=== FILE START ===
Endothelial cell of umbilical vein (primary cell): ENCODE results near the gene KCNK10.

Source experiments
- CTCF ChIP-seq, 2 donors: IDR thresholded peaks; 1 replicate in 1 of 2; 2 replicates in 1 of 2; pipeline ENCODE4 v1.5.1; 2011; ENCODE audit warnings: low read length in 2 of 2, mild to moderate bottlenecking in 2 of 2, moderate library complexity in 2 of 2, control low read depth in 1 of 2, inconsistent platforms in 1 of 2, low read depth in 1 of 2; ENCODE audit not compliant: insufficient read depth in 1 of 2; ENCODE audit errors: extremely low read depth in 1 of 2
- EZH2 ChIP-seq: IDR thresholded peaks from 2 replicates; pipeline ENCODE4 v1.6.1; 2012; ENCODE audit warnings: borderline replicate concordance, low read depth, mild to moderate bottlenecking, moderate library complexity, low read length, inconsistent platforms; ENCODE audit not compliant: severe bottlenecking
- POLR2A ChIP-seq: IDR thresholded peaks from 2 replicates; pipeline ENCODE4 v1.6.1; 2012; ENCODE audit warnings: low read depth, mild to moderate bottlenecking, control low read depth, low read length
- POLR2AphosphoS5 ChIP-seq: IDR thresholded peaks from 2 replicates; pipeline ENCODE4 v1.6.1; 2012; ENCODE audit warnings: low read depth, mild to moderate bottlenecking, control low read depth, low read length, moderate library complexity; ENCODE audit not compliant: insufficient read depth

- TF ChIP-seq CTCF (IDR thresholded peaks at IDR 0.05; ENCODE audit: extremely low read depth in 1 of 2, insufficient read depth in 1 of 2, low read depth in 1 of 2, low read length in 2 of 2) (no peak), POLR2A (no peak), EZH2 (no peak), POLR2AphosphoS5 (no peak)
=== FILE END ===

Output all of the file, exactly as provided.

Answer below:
Endothelial cell of umbilical vein (primary cell): ENCODE results near the gene KCNK10.

Source experiments
- CTCF ChIP-seq, 2 donors: IDR thresholded peaks; 1 replicate in 1 of 2; 2 replicates in 1 of 2; pipeline ENCODE4 v1.5.1; 2011; ENCODE audit warnings: low read length in 2 of 2, mild to moderate bottlenecking in 2 of 2, moderate library complexity in 2 of 2, control low read depth in 1 of 2, inconsistent platforms in 1 of 2, low read depth in 1 of 2; ENCODE audit not compliant: insufficient read depth in 1 of 2; ENCODE audit errors: extremely low read depth in 1 of 2
- EZH2 ChIP-seq: IDR thresholded peaks from 2 replicates; pipeline ENCODE4 v1.6.1; 2012; ENCODE audit warnings: borderline replicate concordance, low read depth, mild to moderate bottlenecking, moderate library complexity, low read length, inconsistent platforms; ENCODE audit not compliant: severe bottlenecking
- POLR2A ChIP-seq: IDR thresholded peaks from 2 replicates; pipeline ENCODE4 v1.6.1; 2012; ENCODE audit warnings: low read depth, mild to moderate bottlenecking, control low read depth, low read length
- POLR2AphosphoS5 ChIP-seq: IDR thresholded peaks from 2 replicates; pipeline ENCODE4 v1.6.1; 2012; ENCODE audit warnings: low read depth, mild to moderate bottlenecking, control low read depth, low read length, moderate library complexity; ENCODE audit not compliant: insufficient read depth

- TF ChIP-seq CTCF (IDR thresholded peaks at IDR 0.05; ENCODE audit: extremely low read depth in 1 of 2, insufficient read depth in 1 of 2, low read depth in 1 of 2, low read length in 2 of 2) (no peak), POLR2A (no peak), EZH2 (no peak), POLR2AphosphoS5 (no peak)